Day: May 16, 2020

Semiconductor-based electronics make up 40% of a car’s cost

27 February 2020, Bavaria, Regensburg: A Continental employee checks a circuit board for a vehicle control unit in the electronics production department at the Continental plant. (Photo by Armin Weigel/picture alliance via Getty Images)

 

A new white paper from consulting firm Deloitte on the semiconductor industry puts hard numbers to the cost of semiconductors and electronics in the automotive industry. Any auto enthusiast could have correctly guessed the trend based on the annual list of new tech features showing up in entry-level and flagship offerings. The marquee number is likely still a surprise: as summarized by Car and Driver, the paper notes that as of 2017, electronics systems powered by semiconductor-based chips comprised 40% of the cost of a new car. That was up from 18% in 2000, 20% in 2007, and is projected to reach 45% come 2030. The cost of the base semiconductors that enable the systems

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Take a Virtual Tour of Luxury Automobile History

All over the world, car museums are beloved for their documentation and preservation of the automotive industry’s wonders and charm. Cars are sculptural objects—a manifestation of the drive for speed, efficiency, authority, and beauty—and, like most three-dimensional forms, are best appreciated when viewed in person. But given the necessary limitations on movement and gathering wrought by the COVID-19 pandemic, these sites are currently closed. Fortunately, for those of us who love cars, or simply need a fresh distraction, many of the world’s leading automotive museums have digitized their holdings and are offering virtual tours of their facilities during this crisis. The sites below all focus on the glories of wheeled transportation, but each comes at its mission very differently, reflecting the diversity and wonder of the automobile. Join us in a tour.

<cite class="credit">Image courtesy the Petersen.</cite>
Image courtesy the Petersen.

The Petersen was founded in Los Angeles by automotive publishing magnate Robert Petersen

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MG PH offers 3 custom backgrounds for video conferences

Slowly and steadily, MG is earning a reputation as a force to be reckoned with in the local automotive industry. With the backing of The Covenant Car Company, Inc. (TCCCI), it’s easy to say that the British car brand’s success is pretty much expected.

For sure, impressive releases such as the ZS, RX5, and MG6 fastback sedan have solidified MG’s reputation for building stylish, practical cars. Now, MG gives its fans a chance to profess their love for the brand with three custom online video conference backgrounds proudly bearing the MG name.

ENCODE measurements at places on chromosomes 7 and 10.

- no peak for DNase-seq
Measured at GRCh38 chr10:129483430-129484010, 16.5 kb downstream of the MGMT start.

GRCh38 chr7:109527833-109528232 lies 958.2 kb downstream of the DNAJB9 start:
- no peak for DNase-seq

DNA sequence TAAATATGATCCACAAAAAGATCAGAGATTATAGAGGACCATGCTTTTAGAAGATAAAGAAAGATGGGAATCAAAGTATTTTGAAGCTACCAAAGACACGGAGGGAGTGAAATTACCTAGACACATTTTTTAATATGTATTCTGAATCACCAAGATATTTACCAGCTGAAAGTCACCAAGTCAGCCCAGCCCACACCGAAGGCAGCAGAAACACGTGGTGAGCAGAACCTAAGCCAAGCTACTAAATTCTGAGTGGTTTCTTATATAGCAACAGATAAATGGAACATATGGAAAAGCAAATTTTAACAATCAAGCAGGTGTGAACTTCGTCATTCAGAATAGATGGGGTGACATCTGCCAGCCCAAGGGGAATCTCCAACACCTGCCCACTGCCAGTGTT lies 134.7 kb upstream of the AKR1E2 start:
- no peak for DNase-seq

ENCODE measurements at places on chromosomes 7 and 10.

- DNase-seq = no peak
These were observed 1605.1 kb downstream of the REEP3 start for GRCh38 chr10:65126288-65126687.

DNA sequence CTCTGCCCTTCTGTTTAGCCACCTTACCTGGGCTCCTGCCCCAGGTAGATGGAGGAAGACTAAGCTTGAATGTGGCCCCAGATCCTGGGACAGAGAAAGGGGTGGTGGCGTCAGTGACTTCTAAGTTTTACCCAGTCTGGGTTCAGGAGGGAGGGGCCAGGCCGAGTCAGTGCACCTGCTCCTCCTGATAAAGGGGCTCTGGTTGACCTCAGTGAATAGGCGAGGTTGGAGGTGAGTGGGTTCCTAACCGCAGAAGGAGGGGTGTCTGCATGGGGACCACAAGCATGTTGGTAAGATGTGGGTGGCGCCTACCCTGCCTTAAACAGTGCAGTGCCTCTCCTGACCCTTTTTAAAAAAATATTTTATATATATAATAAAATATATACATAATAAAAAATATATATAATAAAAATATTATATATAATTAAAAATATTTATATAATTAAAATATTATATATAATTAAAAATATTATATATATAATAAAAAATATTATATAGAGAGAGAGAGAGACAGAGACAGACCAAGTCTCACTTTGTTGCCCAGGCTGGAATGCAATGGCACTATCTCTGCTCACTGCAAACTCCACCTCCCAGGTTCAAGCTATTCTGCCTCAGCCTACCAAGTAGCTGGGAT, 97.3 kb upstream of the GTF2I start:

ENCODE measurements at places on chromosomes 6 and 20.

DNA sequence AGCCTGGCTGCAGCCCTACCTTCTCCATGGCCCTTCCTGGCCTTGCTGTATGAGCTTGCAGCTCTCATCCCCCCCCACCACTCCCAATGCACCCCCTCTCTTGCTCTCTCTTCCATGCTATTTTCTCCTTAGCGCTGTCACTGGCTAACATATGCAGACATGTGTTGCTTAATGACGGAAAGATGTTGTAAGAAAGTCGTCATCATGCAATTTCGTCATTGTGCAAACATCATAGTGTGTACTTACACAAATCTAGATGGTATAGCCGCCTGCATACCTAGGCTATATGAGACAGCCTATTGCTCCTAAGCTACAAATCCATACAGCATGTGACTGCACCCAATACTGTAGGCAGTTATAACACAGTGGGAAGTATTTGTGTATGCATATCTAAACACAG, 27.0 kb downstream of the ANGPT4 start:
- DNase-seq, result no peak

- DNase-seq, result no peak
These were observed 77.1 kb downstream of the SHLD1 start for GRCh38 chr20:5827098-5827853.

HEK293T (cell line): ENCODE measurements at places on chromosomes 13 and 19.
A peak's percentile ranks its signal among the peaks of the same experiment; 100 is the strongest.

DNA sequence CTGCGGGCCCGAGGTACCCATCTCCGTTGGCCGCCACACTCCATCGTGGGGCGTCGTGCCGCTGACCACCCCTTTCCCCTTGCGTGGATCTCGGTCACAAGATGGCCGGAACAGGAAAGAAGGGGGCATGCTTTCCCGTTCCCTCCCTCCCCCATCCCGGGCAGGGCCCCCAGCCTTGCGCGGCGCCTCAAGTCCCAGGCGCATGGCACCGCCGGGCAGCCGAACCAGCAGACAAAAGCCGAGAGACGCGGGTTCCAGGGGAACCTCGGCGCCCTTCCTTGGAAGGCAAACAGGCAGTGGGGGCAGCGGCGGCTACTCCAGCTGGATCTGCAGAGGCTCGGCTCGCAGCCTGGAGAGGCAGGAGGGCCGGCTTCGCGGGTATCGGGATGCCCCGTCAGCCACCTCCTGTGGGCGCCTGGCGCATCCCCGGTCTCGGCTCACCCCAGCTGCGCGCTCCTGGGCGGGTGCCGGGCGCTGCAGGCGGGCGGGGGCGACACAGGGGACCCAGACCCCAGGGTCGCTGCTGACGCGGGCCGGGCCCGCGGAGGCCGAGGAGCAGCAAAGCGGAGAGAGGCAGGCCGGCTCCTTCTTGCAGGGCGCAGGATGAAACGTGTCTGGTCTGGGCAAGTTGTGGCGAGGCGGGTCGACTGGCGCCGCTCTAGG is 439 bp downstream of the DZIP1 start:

TCCCI understands the COVID-19 pandemic all too well, itself halting operations at its Luzon dealerships beginning March 17 to comply with the government’s enhanced community quarantine measures. The situation has, among others things, compelled a lot of employees to work from home, a setup that invites a lot of teleconferencing calls. Thanks to this

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Epic’s Tim Sweeney reveals a more connected, ‘Fortnite’-driven, game-unified world

Epic Games created a mock PlayStation 5 game to show off its Unreal Engine 5. <span class="copyright">(Epic Games)</span>
Epic Games created a mock PlayStation 5 game to show off its Unreal Engine 5. (Epic Games)

Pandemic-era previews of next-generation home console games have been sporadic and short so far, but “Fortnite” creator Epic Games has offered a glimpse at what a game running on Sony’s PlayStation 5 could look like. Unveiling an update to the public for its game creation suite the Unreal Engine on Wednesday, the North Carolina company pulled back the curtain on the potential future of games, showcasing a tech demo of a fictional “Tomb Raider”-esque game.

Epic’s key promise is that its Unreal Engine 5, due in early 2021, will essentially render cinematic-quality, CGI-like effects in real time, complete with realistic lighting that had previously been more hardware-driven. Even in the current generation of high-tech games there’s a difference between strictly narrative scenes and game-play moments. But eventually, promises Epic, those barriers will be

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